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Letters to the editor 8/30

August 30, 2002

Sheriff has plenty of extra manpower for seatbelt stings



To the editor:


If you are not available to meet a deputy, don't bother to install a home or business intrusion or panic alarm - they won't come and you could end up with a $500 fine and a 90-day jail term for bothering them. That is the policy of the Washington County Sheriff's Department.

Based on info provided by the sheriff's office and developed from the new Computer Aided Dispatch (CAD) system, there have been a total of 6,296 business and home alarm permits issued by the sheriff in Washington County between 1999 and 2001. (The total systems in operation were not provided.) In 2000, the sheriff decided that too many resource hours were being used in responding to false alarms and issued an eight page document detailing the Sheriff's Office Alarm Policy.

The policy basically states that the "Sheriff's office will only respond to alarm activations when a representative from the business (or residence) who has keys to the facilities and alarm code access, responds to the alarm."

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Failure of the business or homeowner to comply can result in fines and imprisonment. The CAD system report for 2001 also shows that 261.57 hours in resources were used to respond to 2,969 alarms. Doing the math, it works out to 5.286 minutes of response time per alarm call. That's probably how long it takes the on-duty phone person to take and log the call. No info was provided on how many "on-scene responses" were made.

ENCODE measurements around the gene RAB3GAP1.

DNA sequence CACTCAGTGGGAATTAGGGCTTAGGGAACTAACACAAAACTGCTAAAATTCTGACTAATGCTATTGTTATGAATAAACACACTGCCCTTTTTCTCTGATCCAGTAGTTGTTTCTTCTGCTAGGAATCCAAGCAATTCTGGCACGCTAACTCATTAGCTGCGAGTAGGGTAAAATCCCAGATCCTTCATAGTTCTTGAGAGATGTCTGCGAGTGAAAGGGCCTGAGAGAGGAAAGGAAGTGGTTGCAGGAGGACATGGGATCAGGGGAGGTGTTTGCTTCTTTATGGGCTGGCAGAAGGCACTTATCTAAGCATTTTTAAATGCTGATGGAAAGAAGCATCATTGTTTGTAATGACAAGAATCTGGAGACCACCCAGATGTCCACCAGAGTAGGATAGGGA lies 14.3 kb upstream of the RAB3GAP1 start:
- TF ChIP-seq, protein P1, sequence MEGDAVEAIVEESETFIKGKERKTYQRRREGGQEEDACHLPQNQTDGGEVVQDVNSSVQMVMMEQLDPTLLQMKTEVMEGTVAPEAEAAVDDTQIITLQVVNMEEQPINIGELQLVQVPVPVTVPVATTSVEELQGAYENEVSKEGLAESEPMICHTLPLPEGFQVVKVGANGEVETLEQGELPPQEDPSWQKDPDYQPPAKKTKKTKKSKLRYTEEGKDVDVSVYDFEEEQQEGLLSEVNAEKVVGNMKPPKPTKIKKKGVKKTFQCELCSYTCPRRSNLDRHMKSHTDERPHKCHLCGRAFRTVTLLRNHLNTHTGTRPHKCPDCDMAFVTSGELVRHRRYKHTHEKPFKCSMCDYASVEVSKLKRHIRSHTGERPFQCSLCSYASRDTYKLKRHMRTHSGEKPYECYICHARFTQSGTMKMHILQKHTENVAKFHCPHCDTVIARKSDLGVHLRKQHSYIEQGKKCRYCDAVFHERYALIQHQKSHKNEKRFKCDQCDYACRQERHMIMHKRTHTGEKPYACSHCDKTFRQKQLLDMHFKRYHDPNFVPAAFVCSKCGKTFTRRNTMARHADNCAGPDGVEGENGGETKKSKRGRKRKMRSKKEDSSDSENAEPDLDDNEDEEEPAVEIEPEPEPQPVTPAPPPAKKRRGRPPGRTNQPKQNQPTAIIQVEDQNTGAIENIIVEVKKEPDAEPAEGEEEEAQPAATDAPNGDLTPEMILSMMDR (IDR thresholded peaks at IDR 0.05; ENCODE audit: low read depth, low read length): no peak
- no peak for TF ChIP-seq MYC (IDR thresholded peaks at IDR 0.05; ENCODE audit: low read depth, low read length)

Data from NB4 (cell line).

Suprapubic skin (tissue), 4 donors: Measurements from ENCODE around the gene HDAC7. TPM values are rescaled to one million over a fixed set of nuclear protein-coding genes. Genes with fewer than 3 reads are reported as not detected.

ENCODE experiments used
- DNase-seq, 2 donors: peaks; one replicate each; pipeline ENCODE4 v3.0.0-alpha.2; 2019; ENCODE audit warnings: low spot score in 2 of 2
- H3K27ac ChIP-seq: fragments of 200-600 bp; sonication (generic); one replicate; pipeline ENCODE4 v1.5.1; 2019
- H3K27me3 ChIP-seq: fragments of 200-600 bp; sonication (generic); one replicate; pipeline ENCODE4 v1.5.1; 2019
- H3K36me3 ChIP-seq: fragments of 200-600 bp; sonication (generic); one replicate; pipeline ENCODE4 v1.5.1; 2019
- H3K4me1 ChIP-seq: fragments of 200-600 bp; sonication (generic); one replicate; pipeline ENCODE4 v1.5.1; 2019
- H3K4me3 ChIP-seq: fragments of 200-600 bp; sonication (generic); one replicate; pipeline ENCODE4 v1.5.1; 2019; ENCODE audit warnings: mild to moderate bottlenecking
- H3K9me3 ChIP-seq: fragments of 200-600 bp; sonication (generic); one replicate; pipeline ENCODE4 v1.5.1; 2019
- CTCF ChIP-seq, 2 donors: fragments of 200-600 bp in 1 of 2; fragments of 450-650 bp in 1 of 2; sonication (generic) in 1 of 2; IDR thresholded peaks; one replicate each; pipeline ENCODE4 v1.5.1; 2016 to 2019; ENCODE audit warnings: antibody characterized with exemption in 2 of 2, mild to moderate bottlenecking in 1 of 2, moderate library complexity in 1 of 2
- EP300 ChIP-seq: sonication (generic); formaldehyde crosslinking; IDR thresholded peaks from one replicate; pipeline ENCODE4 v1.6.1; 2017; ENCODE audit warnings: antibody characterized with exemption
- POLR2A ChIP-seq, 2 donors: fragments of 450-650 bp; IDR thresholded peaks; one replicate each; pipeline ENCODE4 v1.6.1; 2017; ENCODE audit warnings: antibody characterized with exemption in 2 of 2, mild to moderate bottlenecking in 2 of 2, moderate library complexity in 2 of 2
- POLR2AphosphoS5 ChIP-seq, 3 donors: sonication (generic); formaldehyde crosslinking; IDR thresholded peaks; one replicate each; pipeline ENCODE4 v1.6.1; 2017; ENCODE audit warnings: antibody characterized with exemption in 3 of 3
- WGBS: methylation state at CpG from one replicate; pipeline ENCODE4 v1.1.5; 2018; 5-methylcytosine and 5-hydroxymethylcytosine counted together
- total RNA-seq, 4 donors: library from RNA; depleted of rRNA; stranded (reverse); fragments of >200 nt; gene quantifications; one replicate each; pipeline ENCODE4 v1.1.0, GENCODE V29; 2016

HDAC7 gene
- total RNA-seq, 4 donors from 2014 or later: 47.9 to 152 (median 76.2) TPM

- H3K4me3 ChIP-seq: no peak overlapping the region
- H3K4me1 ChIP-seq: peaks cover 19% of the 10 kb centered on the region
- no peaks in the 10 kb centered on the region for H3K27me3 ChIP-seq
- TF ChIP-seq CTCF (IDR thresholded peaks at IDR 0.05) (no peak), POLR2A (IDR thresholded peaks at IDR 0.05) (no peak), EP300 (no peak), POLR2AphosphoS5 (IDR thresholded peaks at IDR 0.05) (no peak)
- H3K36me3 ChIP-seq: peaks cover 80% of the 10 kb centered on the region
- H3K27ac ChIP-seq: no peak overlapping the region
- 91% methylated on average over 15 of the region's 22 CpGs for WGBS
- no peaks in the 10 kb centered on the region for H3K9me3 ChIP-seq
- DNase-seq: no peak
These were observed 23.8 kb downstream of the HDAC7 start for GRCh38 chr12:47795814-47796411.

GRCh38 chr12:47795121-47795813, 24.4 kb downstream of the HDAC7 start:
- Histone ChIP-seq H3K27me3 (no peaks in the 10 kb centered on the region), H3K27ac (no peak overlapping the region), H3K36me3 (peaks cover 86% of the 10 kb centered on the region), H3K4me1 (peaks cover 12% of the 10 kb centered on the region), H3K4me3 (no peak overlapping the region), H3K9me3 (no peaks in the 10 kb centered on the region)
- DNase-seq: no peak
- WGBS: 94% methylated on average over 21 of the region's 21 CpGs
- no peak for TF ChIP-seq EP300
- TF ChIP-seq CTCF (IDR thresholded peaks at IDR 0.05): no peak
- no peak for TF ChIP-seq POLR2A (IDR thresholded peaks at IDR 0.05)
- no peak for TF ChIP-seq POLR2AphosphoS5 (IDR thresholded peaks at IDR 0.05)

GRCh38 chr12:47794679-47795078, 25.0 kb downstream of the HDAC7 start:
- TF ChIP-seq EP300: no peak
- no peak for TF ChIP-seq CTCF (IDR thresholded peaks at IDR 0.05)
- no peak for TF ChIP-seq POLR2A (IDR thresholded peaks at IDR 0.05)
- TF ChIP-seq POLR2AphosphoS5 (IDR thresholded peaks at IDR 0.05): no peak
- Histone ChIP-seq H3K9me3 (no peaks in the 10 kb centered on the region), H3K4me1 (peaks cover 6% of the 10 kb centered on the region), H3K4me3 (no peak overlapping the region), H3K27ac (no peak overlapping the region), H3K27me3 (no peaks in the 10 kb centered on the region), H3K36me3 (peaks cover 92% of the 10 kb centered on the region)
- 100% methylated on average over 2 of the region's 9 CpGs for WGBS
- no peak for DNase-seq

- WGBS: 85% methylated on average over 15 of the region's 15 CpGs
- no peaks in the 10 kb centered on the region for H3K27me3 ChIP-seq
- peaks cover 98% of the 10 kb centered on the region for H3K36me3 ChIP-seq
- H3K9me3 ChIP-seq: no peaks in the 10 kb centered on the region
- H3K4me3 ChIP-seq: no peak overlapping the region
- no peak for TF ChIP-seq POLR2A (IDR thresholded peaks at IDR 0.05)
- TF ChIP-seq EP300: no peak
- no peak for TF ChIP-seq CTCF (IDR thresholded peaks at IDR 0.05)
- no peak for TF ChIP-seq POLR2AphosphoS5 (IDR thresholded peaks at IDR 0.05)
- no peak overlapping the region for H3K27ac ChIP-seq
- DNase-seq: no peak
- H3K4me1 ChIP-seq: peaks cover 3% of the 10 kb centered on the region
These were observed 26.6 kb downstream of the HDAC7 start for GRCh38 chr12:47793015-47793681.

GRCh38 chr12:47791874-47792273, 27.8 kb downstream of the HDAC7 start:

Questions on this policy resulted in a letter from the sheriff's patrol commander suggesting that I could possibly solve my "dilemma" by contracting with an alarm vendor who would respond with the police. That would be fine if I could deduct the cost from my tax dollar support for the sheriff's office!

The sheriff's office seems to have the resources to develop new computer systems, pay for new offices, establish and train SWAT, Hostage Rescue and K-9 teams, plus conduct road block "stings" to check for bad breath and seat belts, but not to drive by and see if there is a moving van in your driveway when an alarm is called in and you are out of town.

Recent articles and questions to commissioner candidates, published in The Herald-Mail, have dealt with pay and numbers of deputies. It's a no-brainer that the deputies should be paid on an equal basis with peers in the rest of the state, but let's (County Commissioners) also look at priorities for the sheriff's office.

I for one don't want my tax dollars to fund an organization that tells me I'll go to jail if I bother them with something as trivial (to them) as a possible residential break-in.

R. Yuhas

Smithsburg




Change needed in Legislature



To the editor:


As a taxpayer, I am greatly disappointed in Gov. Bob Wise and the West Virginia legislative leaders who wasted more than $100,000 on a special session that was dominated by a proposal to raise the legal weight limit on coal trucks. They then adjourned after four days without passing the bill. Why?

The legislative leadership in Charleston has clearly lost its way. They can't get anything done. That is why we need fresh new leaders elected to the Legislature who will push for the issues that matter most - road building, lower tax rates, more jobs - not raising the weight limit on coal trucks to 120,000 pounds, for heaven's sake.

I urge the voters of Jefferson County to elect a man who brings with him leadership experience as a Naval officer and an emergency room physician. Dave Ebbitt is ready to address the important challenges of our area and demand that legislative leaders put the needs of the people first, ahead of the special-interest lobbyists.

It's time for change.

Willard Wynne

Gerrardstown

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